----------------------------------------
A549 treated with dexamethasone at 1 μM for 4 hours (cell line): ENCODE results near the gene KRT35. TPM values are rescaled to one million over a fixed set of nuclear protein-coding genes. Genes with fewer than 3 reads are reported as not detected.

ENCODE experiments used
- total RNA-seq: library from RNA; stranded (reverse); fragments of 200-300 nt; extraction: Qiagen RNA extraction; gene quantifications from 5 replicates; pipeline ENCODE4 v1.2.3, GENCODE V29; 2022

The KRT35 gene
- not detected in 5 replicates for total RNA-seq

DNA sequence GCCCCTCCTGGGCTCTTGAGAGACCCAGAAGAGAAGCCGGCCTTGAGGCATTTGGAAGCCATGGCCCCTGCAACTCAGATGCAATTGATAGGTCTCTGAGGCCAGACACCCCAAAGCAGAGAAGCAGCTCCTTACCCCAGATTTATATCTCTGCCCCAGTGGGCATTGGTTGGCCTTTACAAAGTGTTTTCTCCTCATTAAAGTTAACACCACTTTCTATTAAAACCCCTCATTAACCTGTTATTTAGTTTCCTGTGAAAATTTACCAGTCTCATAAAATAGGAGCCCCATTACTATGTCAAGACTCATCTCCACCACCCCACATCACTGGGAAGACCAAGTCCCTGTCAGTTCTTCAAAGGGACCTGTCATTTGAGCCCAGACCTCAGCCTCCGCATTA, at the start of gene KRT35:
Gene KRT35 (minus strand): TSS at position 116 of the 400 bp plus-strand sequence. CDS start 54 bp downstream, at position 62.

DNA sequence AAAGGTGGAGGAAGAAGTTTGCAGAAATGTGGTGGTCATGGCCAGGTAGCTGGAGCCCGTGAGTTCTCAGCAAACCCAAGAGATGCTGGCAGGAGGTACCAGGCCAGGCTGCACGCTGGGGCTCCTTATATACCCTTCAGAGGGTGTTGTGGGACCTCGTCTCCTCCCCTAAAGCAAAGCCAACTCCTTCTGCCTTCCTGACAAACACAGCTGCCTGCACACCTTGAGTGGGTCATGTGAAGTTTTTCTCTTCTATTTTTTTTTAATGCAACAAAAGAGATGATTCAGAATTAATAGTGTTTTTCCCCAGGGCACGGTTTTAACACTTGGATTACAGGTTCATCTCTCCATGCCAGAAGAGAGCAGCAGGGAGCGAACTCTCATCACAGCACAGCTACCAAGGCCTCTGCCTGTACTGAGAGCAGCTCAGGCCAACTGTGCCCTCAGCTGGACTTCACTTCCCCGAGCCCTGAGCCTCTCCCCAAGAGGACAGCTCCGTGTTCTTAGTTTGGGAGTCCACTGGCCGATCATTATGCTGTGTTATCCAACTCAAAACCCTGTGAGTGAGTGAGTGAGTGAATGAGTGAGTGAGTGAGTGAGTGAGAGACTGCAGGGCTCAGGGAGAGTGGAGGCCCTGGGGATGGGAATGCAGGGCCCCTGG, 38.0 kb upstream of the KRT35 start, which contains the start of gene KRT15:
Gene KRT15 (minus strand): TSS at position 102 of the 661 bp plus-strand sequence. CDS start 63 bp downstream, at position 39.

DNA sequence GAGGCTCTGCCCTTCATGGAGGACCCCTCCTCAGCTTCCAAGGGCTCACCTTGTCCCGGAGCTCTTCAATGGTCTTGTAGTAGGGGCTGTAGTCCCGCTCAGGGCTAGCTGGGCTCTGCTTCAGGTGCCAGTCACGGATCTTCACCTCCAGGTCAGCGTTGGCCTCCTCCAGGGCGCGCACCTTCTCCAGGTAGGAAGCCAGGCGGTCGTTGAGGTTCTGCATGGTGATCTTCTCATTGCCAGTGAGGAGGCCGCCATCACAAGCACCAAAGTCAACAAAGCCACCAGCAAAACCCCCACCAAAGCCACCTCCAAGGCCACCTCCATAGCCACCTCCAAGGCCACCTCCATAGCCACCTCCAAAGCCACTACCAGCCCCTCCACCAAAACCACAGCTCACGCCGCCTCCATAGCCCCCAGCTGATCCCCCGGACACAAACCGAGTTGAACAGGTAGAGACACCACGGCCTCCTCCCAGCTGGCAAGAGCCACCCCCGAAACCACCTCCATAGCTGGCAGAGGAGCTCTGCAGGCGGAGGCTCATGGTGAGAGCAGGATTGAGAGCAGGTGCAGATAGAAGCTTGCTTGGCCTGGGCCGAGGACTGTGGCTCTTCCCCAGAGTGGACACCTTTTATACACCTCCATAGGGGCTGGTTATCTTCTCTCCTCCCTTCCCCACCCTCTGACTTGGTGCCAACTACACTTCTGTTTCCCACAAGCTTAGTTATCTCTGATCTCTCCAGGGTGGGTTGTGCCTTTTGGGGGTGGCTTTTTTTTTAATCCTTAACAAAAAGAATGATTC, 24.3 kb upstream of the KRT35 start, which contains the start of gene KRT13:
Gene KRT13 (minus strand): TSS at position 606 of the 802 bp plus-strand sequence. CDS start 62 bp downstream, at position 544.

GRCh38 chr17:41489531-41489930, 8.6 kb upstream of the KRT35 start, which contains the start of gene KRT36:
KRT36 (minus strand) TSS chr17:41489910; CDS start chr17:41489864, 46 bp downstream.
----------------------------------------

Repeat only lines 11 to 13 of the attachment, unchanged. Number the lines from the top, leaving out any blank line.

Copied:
Gene KRT13 (minus strand): TSS at position 606 of the 802 bp plus-strand sequence. CDS start 62 bp downstream, at position 544.

GRCh38 chr17:41489531-41489930, 8.6 kb upstream of the KRT35 start, which contains the start of gene KRT36:
KRT36 (minus strand) TSS chr17:41489910; CDS start chr17:41489864, 46 bp downstream.